Think of the Indianapolis Museum of Art's Art & Nature Park as a 100-acre canvas. But it's not a blank one.
Already draped in an ever-changing natural backdrop--meadows, a 35-acre lake, river, canal, woods and wetlands--the site will come to life in 2009 through eight pieces of art commissioned specifically for the setting.
But unlike traditional sculpture parks that feature permanent artwork, the IMA's $25 million outdoor gallery will change regularly. Some pieces might remain for one year, others for 10 years, but nothing will stay forever.
"We want it to be dynamic," said Lisa Freiman, director of the park, formally known as the Virginia B. Fairbanks Art & Nature Park.
That wasn't always the case. The original vision for the park was to buy outdoor pieces to add to the museum's collection. IMA officials even commissioned a massive steel bridge and pedestrian walkway that would have been a piece of art itself.
But about 18 months ago, the thinking started to shift.
"We asked ourselves, 'What could we possibly do with a permanent sculpture park that no one else has done before?'" Freiman said. "Not much."
Instead, museum leaders started looking into hybrid models that combined a permanent collection with some space for temporary exhibits. But that was fairly common, too.
The most unique--and liberating--option, they thought, was to commission artists to create large-scale temporary works inspired by the park setting itself.
With that kind of model, leaders could also venture out of the norm and commission works from not just established artists but also those in earlier stages of their careers.
Also, the temporary model is less expensive. With the shift, the IMA cut its fund-raising goal in half to $25 million to buy art and operate the park. Construction is set to begin this fall.
So far, eight pieces have been commissioned for a total of $2.5 million (see box). The artists will sign contracts specifying how long their pieces will be on display. Museum officials are still debating whether to roll out new commissions every year or every two years.
"We wanted to develop it with an entrepreneurial spirit," Freiman said. "What we could do that no one else could is play this role and give [the artists] a chance to do something they've never done before."
National experts say that, while some large art parks have smaller spaces devoted to temporary installations, no park of this scale is 100 percent dedicated to temporary commissions.
"It's fairly unique," said John Beardsley, senior lecturer in landscape architecture at Harvard Graduate School of Design.
He said some smaller parks have tried similar projects, but for a different reason.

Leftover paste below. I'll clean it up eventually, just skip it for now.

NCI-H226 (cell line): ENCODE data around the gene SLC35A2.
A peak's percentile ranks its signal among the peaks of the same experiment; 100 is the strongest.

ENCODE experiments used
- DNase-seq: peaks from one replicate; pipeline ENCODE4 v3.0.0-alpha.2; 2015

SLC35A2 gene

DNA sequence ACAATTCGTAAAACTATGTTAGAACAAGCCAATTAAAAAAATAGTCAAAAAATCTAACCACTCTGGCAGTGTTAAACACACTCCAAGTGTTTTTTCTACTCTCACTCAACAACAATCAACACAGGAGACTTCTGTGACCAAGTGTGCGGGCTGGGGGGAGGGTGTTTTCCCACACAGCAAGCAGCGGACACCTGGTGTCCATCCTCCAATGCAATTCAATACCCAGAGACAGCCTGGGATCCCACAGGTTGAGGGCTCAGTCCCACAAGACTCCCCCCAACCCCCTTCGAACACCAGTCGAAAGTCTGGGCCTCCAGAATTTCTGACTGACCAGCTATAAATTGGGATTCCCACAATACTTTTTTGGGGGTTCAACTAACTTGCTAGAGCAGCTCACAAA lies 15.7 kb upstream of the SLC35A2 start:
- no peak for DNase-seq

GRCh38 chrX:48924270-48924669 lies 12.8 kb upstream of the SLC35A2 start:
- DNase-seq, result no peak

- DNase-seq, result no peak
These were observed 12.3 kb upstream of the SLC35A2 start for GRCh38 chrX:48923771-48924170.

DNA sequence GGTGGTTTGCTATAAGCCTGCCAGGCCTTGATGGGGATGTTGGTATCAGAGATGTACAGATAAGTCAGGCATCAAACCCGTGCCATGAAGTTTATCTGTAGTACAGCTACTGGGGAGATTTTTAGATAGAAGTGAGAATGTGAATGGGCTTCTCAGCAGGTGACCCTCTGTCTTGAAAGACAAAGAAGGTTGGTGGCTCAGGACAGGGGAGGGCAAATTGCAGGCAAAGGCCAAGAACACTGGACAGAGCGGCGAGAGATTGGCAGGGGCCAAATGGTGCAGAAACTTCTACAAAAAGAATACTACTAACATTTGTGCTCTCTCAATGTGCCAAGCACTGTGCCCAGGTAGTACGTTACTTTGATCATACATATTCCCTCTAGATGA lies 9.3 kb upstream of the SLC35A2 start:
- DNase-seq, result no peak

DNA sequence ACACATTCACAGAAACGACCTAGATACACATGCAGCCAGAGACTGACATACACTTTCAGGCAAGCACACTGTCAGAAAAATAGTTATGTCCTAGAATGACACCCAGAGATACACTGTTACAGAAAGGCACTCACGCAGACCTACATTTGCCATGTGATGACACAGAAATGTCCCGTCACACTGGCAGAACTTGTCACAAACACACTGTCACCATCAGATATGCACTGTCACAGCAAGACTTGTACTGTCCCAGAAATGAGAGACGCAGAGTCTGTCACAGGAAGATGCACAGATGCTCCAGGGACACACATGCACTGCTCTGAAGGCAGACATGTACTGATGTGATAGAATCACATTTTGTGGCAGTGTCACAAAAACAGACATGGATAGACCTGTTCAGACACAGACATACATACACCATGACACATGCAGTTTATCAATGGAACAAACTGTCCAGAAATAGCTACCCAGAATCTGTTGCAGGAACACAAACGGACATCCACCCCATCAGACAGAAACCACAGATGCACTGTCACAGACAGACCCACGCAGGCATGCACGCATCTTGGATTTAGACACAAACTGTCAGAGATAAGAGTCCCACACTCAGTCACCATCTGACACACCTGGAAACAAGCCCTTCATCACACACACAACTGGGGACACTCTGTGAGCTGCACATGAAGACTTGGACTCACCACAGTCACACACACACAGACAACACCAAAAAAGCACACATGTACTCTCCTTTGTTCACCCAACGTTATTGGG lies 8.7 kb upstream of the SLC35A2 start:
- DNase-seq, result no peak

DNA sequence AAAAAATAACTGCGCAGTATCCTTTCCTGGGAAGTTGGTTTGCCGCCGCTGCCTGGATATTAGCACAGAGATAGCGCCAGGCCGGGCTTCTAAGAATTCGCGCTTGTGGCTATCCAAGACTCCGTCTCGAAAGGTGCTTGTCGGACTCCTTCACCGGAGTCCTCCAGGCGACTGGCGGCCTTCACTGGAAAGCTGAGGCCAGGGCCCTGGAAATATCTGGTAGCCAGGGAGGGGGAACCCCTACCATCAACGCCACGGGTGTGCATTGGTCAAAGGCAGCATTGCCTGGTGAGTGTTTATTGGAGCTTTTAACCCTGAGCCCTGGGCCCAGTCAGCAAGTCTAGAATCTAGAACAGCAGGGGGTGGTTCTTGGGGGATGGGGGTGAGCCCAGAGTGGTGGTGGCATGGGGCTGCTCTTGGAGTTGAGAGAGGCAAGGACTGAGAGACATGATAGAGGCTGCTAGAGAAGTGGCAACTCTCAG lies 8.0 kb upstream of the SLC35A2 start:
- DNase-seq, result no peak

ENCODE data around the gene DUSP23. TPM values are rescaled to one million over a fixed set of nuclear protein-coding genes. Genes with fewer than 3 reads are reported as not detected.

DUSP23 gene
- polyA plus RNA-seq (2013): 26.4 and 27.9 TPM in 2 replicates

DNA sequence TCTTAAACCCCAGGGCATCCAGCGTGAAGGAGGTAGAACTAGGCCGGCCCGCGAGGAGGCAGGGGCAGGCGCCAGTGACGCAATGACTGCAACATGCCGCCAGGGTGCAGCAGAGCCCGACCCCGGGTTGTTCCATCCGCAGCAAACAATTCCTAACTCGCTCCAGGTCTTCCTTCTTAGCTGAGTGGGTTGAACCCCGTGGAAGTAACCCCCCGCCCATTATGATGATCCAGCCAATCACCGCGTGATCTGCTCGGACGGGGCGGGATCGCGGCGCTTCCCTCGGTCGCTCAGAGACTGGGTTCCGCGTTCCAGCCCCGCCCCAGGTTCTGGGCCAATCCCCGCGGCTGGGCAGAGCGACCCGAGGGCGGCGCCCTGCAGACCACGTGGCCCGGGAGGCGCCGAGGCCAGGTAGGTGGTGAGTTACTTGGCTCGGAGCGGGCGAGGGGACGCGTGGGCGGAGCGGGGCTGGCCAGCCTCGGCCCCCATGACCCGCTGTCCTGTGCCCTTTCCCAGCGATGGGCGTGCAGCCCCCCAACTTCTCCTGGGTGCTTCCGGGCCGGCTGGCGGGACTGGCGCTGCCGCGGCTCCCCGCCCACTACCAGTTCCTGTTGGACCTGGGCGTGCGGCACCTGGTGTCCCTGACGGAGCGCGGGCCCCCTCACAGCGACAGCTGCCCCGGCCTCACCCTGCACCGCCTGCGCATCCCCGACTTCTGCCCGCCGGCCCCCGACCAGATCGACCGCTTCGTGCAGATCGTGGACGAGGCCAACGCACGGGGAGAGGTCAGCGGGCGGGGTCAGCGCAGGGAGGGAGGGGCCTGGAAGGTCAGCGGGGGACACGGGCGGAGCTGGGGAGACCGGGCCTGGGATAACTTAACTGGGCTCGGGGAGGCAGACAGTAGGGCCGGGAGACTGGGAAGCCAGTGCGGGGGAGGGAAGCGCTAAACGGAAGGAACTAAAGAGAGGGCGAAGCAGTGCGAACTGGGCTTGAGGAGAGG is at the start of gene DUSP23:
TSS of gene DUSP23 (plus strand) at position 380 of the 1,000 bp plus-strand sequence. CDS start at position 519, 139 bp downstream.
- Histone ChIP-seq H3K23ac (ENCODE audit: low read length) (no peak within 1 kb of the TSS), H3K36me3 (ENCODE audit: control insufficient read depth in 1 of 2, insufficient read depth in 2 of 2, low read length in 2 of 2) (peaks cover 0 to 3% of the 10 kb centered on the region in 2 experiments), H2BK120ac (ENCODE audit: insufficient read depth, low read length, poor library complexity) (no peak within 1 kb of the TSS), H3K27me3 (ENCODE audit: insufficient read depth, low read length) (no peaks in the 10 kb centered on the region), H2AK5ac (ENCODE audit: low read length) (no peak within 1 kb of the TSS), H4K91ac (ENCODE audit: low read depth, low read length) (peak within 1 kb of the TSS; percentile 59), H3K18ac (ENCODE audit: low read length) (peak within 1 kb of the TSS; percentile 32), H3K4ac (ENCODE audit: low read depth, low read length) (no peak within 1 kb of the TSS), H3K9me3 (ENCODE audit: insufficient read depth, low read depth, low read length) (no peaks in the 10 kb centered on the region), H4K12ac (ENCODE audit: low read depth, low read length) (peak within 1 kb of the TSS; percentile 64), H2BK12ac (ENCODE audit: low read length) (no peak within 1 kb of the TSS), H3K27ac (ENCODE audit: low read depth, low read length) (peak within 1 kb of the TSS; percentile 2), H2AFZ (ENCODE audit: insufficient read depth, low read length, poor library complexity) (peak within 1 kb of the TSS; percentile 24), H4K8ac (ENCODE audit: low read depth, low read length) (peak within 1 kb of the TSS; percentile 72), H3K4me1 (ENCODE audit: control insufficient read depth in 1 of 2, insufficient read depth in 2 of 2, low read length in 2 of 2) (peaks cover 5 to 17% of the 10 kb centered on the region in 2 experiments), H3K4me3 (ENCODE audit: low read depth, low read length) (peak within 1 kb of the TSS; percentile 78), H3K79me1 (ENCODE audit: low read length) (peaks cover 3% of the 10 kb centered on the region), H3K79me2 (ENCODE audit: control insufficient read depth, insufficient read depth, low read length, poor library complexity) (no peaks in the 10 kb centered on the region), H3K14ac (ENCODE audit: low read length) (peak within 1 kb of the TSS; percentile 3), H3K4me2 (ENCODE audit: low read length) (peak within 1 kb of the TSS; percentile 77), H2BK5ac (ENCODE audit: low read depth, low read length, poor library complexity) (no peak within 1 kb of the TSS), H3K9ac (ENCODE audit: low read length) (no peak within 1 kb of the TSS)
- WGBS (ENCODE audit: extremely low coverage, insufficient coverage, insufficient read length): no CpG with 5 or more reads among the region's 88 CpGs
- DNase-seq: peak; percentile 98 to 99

"It's not unprecedented, but generally it's [venues] that tend to be smaller institutions that have to experiment to survive," he said.
To see a large museum like the IMA commit significant funding to temporary pieces is exciting, Beardsley said, since the nature of the work frees artists to take chances because the piece won't be "some great statement for the ages." Likewise, it gives the museum a chance to be more creative.
"It's a much more interesting model," he said.
Artists selected for the initial round of commissions have visited the site and their pieces will reflect on their experience.
Naturally, museum officials hope the renewal will drive attendance at the park, which won't charge admission. For those working to promote Indianapolis as a cultural tourism destination, it's a dream come true.
"It's definitely an asset to have such a fresh, dynamic offering," said Jenny Guimont, director of the Indianapolis Cultural Development Commission. "Cultural travelers are savvy enough to stay on top of their interests and when they hear of something new, they'll come."
And the energy around the park will be sustained by regular new commissions.
"People will always want to know what's next," said Greg Charleston, president of the Arts Council of Indianapolis.
The temporary model also fuels risk taking. For permanent pieces, the pressure to create something with a potentially unlimited lifetime is high. And the price tag is usually high, too.
But with pieces that will be up for just a year, for example, artists may risk making a controversial political statement or taking a visual risk that may not be popular.
"In a way, we're trying to bypass the marketplace," Freiman said. "We want artists to dream anything, not something that is sellable."
There are a few downsides to the plan. With more flexibility comes a higher risk of failure, Beardsley said. Experimental works can have technical problems with materials or just not live up to the artist's vision.
"But that's part of the excitement," he said.
The temporary model also means coming up with a different pitch when approaching donors. Instead of promising supporters their name on a plaque next to a sculpture forever, the IMA is looking to line up corporate sponsors interested in underwriting ever-rotating exhibits.
So far, so good. It's only $1.7 million shy of raising the initial $25 million for the park.
The shift to a temporary exhibit model also meant some changes to the planned infrastructure for the park, which is on museum-owned land directly west of IMA's existing 52-acre campus.
Freiman said officials tried to create a smaller footprint, cutting two planned buildings down to a single visitor center. They also canceled initial plans to commission the massive steel bridge and pedestrian walkway by artist Mary Miss.
Officials now are studying additional trail routes and entrances for the park. The IMA is in talks with the city about a possible 100-space parking lot and pedestrian trail entrance off 38th Street. Of course, the museum is looking into greener ways to do the parking.
Also, it's planning a pedestrian bridge on the northernmost tip of the park near Michigan Road. The third entry point will be the existing Pony Truss pedestrian bridge near the main museum campus.